Economic Issues and Climate Mitigation
The 4th Learning Session focused on the cost of inaction and creating more sustainable economies and businesses, mitigation using economies, and carbon pricing solutions. After the Lands Acknowledgement, the Assembly reviewed the original question of “How can WA State equitably design and implement climate mitigation strategies while strengthening communities disproportionately impacted by climate change across the State.”
Matt Steuerwalt, from Insight Strategic Partners and the University of Washington, presented on The Economic Cost of Climate Change – What are the costs of not acting – and what will it cost to act? He noted the cost of doing nothing will be considerable and is real. As impacts become more severe, adaptation costs will become higher. He compared acting now and taking precautions to buying insurance, which you have and hope you don’t need to use. Economic design finds the balance where the benefits are slightly greater than the costs, and is a complicated formula. Acting now would cost 1% of the economy compared to 5-20% if we wait.
Research data doesn’t always measure the same things and may choose a wide range of costs. Steuerwalt noted carbon pricing alone wouldn’t solve the emissions problem and currently uses prices that are too low. Personal changes like buying solar panels and electric cars are still expensive but will become more affordable in the future. Benefits that will occur in the future are the hardest to measure.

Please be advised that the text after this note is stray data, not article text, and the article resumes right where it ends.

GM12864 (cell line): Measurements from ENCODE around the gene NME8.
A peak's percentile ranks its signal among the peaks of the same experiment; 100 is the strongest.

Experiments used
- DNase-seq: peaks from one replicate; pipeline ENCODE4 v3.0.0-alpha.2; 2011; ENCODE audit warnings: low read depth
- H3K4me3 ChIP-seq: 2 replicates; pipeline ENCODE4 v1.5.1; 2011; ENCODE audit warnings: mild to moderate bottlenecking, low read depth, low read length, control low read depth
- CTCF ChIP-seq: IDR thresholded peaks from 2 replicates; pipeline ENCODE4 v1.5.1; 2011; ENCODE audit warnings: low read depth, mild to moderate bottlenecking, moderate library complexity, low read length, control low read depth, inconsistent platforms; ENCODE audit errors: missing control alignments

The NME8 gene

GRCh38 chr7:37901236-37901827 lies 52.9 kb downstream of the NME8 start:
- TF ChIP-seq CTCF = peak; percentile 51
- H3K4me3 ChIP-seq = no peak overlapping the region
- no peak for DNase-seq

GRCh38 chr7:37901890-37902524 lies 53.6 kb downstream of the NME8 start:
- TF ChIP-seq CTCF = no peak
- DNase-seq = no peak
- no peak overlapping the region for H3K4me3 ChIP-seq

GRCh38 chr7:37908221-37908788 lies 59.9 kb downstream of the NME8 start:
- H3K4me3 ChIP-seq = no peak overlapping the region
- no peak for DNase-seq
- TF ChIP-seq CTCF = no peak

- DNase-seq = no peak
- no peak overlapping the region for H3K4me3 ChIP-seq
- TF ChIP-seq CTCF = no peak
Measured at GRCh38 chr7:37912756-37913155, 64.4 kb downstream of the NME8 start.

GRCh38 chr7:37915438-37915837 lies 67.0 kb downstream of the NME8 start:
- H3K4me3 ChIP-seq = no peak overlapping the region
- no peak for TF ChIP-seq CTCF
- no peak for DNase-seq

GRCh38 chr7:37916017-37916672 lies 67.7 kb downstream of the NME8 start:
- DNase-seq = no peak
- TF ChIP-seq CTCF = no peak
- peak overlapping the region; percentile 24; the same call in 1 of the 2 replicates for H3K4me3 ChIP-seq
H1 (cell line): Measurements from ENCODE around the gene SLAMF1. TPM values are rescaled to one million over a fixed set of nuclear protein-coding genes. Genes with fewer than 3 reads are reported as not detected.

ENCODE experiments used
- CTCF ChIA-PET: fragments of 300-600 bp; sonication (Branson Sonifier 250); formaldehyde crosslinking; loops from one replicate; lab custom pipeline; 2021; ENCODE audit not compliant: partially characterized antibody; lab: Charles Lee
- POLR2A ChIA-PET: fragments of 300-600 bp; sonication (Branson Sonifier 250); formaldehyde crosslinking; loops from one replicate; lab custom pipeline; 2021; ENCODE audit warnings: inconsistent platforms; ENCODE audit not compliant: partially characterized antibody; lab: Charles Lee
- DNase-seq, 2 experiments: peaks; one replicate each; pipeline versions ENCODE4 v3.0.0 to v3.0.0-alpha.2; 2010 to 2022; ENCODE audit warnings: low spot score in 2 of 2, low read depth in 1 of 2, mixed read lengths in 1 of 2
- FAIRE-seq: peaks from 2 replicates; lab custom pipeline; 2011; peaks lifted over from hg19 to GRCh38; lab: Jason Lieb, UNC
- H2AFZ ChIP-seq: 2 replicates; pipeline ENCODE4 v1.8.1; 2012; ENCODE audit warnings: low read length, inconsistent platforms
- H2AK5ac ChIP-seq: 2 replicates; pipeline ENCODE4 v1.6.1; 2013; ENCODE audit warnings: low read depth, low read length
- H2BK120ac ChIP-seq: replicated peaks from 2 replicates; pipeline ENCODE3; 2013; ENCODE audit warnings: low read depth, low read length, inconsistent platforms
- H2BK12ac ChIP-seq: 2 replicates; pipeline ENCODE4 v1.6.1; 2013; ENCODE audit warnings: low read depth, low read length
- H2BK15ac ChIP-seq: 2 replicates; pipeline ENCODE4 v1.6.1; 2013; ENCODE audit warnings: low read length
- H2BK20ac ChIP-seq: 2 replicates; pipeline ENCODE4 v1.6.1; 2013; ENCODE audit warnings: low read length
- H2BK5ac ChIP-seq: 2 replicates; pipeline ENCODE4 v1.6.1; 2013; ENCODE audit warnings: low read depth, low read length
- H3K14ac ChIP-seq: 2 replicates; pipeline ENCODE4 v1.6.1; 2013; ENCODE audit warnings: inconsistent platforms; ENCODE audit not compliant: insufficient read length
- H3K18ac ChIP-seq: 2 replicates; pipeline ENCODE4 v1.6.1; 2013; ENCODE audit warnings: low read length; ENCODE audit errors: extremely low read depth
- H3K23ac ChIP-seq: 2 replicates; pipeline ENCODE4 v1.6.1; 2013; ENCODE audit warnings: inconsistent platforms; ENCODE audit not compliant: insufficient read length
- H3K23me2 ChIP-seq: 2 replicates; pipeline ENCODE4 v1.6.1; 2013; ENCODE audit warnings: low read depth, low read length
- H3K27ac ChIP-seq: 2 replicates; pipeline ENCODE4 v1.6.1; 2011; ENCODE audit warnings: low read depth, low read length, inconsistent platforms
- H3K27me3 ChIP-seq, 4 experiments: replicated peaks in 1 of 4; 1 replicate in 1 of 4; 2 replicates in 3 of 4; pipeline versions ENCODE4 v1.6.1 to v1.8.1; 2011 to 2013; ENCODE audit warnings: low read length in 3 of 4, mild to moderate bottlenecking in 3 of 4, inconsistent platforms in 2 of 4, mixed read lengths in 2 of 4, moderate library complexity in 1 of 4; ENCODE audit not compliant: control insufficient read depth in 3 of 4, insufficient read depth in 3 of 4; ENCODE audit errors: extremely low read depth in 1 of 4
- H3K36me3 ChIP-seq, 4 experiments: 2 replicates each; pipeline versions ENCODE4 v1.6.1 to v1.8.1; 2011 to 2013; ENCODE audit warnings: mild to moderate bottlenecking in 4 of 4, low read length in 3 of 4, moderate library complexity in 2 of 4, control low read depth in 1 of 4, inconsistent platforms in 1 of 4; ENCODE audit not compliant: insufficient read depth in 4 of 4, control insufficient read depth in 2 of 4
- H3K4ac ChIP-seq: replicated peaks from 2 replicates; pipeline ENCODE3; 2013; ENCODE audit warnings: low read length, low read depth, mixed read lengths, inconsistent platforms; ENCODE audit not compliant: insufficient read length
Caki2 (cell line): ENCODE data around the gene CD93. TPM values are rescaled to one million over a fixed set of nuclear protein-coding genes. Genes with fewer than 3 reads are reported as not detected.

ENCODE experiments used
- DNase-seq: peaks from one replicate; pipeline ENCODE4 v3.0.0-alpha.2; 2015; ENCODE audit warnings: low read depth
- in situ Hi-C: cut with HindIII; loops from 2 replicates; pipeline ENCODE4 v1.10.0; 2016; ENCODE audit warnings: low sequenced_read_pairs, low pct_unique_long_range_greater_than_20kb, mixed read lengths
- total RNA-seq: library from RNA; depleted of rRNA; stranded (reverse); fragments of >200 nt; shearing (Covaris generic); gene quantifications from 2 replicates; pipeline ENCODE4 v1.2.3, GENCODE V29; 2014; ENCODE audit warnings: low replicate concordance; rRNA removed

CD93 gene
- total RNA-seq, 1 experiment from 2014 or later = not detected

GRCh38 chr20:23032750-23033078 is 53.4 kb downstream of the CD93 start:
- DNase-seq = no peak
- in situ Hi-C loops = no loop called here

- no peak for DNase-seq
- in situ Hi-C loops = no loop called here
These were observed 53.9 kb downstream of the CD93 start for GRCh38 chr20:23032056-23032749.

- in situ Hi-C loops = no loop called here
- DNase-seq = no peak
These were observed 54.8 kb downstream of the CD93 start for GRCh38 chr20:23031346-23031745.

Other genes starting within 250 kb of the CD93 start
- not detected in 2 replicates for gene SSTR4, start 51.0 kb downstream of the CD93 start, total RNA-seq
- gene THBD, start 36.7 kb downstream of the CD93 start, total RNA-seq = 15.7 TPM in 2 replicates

Sound economic analysis is essential, but other tools are needed, such as deciding which discount rates to use for future returns. Costs today will not be realized until a time in the future we will not be here to see.
Moji Igun, Founder of Blue Daisi Consulting, explained The Circular Economy where everything is used, and there is no waste. Our economy is currently based on a linear design where most products end up in the landfill, which she said is not sustainable. Even in our current partial recycling economy, we can move towards being more waste free. Igun gave examples of a milkman bringing milk and reusing the bottles, and using a tool library instead of recycling. Evrnu in Seattle is trying to offset the $350 billion tons of waste produced by the fashion industry by transforming clothing into a renewable fiber resource. Denmark is increasing its waste-free economy to become a circular city.
Steps towards a circular future include:
- Designing out waste and pollution in cities.
- Keeping products and materials in use in cities longer.
- Regenerating natural systems in and around cities.
Of the current opportunities for Washington, Right to Repair, HB 1212 moves through this session’s legislative process . This bill will allow small businesses to access the information and tools to repair electronic devices that usually get thrown away.